Category: Ten-X Campground, Kainab National Forest

Move to Monument Valley

We have been in a lot of places without cell coverage or WIFI, so I am 21 days behind! We have been in some spectacular places. Our national parks and monuments are great places. For the next 12 days, we should have good service, so I should catch up.

Sunday, July 24, 2022

We packed up at Ten-X Campground, with one more visit by our elk. Suddenly, there were barking dogs. I looked up to see a couple of mixed breed medium-sized dogs running after the elk. He took off at a big trot, leading those dogs to who knows where. Soon a young lady came after them, calling futilely. She may never see those dogs again, depending on how long they chase the elk, and if they have any sense of finding their way back to the campground.

 We hooked up and headed east, making one last stop at Lipan Point for some spectacular views of the Grand Canyon. Once down the mountain, we turned northeast on Rt. 160 toward Monument Valley. We were a little concerned about the heat, as we had been very comfortable at Ten-X. Except for the yellow jacket invasion, I would rate the campground a 9 or 10. As we drove out, we saw traps that were working well around the fresh water spigots. 

It was about a 2.5 hour pleasant drive to Monument Valley KOA campground. Once settled, we went to the Visitor’s Center. Although open, it was pretty stark inside. We wandered around reading signs and looking at pictures. A young foreign couple asked an employee about maps and trails. She was very curt. “All we do is sell maps. We don’t take credit cards. This is an all-cash park.” She gave them no information or help of any sort and should be relieved of her position immediately. The Welcome Center was not very welcoming.

We drove through the traffic circle to Goulding’s Lodge and Trading Post to look around. Harry and Leone (called Mike) Goulding came here in the 1920’s, starting the trading post, hotel and bringing people here to see this great place. They were influential in bringing John Ford here. Ford would later film “Stagecoach” here. That would start a long history of movie-making in Monument Valley.

Back at the KOA, a big, black storm was approaching from the north. With monuments right on the other side of the street, we headed out for some pictures. It made for some very dramatic shots.

Western Rim Hike, Grand Canyon National Park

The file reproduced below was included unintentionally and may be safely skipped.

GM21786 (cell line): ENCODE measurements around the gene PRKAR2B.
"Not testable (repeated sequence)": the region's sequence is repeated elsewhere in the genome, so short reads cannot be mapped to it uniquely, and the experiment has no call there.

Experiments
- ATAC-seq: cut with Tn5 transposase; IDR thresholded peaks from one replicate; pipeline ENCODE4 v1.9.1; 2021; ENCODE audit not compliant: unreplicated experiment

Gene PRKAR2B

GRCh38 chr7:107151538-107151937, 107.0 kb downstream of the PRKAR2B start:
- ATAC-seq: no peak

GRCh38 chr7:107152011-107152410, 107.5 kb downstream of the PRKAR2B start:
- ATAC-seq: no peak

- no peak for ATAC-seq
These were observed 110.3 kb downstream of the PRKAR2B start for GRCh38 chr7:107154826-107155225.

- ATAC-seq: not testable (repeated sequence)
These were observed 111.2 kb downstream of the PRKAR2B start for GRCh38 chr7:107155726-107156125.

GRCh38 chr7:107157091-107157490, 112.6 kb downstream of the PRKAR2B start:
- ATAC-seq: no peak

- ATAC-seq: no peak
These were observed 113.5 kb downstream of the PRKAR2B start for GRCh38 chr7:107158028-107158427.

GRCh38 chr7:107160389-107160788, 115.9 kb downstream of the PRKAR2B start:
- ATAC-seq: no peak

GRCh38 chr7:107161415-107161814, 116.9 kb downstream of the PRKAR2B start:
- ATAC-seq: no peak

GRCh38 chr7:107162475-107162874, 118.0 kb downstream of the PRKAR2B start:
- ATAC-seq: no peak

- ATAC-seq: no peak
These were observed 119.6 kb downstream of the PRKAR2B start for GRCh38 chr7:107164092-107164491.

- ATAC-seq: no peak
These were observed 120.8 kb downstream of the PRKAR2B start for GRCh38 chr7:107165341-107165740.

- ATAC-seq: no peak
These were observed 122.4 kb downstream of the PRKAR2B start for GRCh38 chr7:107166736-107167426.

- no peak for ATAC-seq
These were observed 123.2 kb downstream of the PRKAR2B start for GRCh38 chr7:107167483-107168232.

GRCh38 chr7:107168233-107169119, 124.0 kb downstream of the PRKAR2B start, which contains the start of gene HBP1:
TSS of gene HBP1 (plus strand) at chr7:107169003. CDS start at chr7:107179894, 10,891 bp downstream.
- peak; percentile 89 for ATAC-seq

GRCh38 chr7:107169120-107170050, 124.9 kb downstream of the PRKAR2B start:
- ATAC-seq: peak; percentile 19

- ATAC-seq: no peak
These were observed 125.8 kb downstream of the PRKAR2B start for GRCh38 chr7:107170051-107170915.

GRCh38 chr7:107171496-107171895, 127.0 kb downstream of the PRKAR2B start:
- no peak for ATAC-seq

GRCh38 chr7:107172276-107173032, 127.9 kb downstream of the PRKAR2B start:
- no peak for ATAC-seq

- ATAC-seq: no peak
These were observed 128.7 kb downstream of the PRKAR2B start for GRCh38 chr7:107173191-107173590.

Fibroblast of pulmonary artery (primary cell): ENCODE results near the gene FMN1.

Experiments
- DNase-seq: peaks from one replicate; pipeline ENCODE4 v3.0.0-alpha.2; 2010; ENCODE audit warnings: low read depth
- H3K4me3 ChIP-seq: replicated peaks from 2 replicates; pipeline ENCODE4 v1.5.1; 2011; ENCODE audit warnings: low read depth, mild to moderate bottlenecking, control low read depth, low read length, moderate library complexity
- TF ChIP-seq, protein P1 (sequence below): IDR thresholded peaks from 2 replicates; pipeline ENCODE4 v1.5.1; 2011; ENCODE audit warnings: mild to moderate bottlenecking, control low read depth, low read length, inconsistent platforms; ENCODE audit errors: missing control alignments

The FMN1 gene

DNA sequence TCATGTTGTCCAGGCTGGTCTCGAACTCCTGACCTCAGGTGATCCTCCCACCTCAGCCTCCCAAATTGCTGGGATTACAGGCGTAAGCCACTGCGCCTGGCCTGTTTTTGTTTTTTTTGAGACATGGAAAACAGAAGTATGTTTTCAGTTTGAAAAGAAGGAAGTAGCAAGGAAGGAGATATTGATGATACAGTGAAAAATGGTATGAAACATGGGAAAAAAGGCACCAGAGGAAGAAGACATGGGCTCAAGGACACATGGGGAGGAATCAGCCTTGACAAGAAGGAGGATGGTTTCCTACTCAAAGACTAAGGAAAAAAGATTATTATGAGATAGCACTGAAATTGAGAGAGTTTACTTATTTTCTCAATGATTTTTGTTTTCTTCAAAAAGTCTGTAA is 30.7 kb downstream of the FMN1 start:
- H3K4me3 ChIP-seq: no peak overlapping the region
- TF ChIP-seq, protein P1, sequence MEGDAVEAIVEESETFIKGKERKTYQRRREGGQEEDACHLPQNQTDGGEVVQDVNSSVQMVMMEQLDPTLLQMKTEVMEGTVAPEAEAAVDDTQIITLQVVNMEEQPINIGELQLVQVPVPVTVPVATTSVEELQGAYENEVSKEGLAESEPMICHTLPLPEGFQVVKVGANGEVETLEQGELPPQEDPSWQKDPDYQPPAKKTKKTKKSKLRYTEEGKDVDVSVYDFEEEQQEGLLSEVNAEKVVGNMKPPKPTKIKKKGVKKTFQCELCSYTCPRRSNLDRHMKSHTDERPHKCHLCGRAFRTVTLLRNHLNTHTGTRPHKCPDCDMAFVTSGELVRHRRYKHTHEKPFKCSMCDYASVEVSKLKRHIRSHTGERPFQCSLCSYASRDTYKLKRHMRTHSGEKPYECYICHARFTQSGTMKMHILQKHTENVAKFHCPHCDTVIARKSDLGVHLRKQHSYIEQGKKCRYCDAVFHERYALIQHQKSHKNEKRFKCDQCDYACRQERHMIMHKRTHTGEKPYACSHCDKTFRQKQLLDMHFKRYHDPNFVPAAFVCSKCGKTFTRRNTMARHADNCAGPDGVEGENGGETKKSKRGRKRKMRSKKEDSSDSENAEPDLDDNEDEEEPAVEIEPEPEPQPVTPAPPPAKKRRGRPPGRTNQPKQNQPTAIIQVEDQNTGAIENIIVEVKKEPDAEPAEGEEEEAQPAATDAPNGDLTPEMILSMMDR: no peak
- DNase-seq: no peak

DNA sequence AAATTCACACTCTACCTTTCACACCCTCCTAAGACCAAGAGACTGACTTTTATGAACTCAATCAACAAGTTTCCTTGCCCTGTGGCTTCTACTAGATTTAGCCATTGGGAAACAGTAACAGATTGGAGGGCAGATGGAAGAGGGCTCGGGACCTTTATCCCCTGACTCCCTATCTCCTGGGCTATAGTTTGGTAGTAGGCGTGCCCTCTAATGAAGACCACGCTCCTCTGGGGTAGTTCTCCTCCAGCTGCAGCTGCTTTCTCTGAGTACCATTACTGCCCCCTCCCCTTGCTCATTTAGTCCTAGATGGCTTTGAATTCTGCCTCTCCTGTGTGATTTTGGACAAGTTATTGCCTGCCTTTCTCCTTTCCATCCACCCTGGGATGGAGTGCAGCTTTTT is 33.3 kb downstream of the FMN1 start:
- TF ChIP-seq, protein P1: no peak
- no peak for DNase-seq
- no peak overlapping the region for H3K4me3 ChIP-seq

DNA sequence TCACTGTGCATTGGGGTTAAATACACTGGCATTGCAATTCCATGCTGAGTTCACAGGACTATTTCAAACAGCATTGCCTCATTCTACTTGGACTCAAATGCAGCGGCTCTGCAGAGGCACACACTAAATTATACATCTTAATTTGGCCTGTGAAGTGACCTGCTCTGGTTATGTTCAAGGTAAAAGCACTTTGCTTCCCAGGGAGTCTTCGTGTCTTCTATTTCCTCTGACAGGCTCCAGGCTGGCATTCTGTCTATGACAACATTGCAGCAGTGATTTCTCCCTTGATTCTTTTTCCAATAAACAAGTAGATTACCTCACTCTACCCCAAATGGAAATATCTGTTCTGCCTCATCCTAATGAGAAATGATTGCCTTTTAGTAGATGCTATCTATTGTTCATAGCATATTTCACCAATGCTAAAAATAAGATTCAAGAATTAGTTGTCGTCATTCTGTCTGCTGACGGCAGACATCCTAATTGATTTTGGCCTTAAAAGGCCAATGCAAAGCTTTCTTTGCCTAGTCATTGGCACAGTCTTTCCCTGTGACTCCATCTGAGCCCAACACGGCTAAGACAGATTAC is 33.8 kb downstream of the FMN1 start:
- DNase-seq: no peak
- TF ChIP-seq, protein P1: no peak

Friday, July 22, 2022

We caught the red line bus to the western part of the South Rim Trail, most of which is unpaved. We walked along the rim for an hour seeing very few people. No cars are allowed on this section, so bikers took advantage. Early in the morning it would be a great bike ride. We passed a small group that were on a bike tour. 

We caught the bus, went up a stop or two, then walked the last mile to Hermit’s Rest. I love this building that blends in with its surroundings. It has the most incredible fireplace!

Back at Ten-X Campground, we had to stay inside the Airstream. Yellow Jackets have infested the campground. They don’t sting you, but they buzz all around you and whatever food or drink you carry. 

We have been fortunate to have elk in our camp almost every day, mostly three males. Patty educated me on what males are called. they are spikes until their horns branch. Then they are called bulls. 

Bright Angel Trail, Grand Canyon NP

Wednesday, July 20, 2022

We hiked Bright Angel Trail to the 1.5 mark, where there is a spring and a restroom! It was certainly easy enough walking down. It was about 7:30 when we started – not early enough! there were a lot of people already at the spring when we got there, and I had to stand in line to go to the bathroom. 

As we started back up, we talked with a nice lady ranger. I asked how far it was to the edge of the mesa below. We could clearly see the trail below us, and it didn’t appear to be a bad walk. She said, “It is 6.5 miles to that overlook. You have been a mile and a half.” I quickly acknowledged we could not hike back up 6.5 miles. She said a lot of people walk down to Indian Garden, a green area we could easily see. They would often spend the night there, walking out to the end in the evening. Then hiking back up in the morning.